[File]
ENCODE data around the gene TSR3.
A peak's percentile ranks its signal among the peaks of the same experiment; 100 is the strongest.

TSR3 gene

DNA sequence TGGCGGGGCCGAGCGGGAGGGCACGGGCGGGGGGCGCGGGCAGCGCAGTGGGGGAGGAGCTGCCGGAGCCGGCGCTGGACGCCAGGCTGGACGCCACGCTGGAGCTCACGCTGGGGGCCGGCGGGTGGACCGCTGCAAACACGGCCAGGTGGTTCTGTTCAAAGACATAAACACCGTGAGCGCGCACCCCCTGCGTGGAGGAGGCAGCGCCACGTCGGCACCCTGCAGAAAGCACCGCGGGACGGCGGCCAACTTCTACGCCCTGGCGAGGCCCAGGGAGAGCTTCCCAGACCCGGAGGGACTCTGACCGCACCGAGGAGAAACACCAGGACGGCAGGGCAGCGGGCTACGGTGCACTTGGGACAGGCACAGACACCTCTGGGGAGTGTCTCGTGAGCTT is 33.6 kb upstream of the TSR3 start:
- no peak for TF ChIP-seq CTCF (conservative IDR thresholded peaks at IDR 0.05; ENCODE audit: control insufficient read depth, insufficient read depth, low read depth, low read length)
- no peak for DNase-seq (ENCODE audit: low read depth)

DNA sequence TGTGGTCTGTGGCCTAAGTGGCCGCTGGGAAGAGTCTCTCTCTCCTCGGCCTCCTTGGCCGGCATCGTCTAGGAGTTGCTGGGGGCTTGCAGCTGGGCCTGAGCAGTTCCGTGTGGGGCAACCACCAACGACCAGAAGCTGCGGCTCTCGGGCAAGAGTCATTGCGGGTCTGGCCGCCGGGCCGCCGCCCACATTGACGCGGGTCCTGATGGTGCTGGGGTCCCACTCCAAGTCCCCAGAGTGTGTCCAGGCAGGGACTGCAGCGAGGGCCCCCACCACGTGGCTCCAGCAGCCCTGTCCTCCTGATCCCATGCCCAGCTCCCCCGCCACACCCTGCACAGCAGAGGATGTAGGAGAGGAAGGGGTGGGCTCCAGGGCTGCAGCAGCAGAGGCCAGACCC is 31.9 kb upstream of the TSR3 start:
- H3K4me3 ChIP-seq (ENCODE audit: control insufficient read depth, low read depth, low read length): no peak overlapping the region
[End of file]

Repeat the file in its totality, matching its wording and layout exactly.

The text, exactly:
ENCODE data around the gene TSR3.
A peak's percentile ranks its signal among the peaks of the same experiment; 100 is the strongest.

TSR3 gene

DNA sequence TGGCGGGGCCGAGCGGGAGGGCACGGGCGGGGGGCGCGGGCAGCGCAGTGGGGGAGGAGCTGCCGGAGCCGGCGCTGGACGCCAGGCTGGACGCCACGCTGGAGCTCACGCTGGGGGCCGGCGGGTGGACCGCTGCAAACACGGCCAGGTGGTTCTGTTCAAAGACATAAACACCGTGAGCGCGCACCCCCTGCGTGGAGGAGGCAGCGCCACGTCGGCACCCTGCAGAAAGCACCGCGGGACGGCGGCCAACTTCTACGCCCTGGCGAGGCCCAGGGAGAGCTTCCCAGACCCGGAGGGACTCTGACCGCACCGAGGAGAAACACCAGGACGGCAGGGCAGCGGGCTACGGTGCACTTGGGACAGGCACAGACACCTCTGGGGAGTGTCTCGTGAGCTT is 33.6 kb upstream of the TSR3 start:
- no peak for TF ChIP-seq CTCF (conservative IDR thresholded peaks at IDR 0.05; ENCODE audit: control insufficient read depth, insufficient read depth, low read depth, low read length)
- no peak for DNase-seq (ENCODE audit: low read depth)

DNA sequence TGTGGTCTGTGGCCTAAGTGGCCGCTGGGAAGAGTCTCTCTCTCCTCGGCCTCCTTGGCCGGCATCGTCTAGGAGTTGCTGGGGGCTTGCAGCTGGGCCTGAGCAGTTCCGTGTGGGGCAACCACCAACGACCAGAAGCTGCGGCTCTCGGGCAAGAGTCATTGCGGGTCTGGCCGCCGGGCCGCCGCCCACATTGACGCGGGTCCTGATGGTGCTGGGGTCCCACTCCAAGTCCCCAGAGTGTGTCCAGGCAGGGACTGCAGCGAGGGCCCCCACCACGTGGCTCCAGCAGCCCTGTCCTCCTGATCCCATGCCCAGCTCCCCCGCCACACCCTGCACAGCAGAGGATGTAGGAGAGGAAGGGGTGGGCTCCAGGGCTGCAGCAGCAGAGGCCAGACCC is 31.9 kb upstream of the TSR3 start:
- H3K4me3 ChIP-seq (ENCODE audit: control insufficient read depth, low read depth, low read length): no peak overlapping the region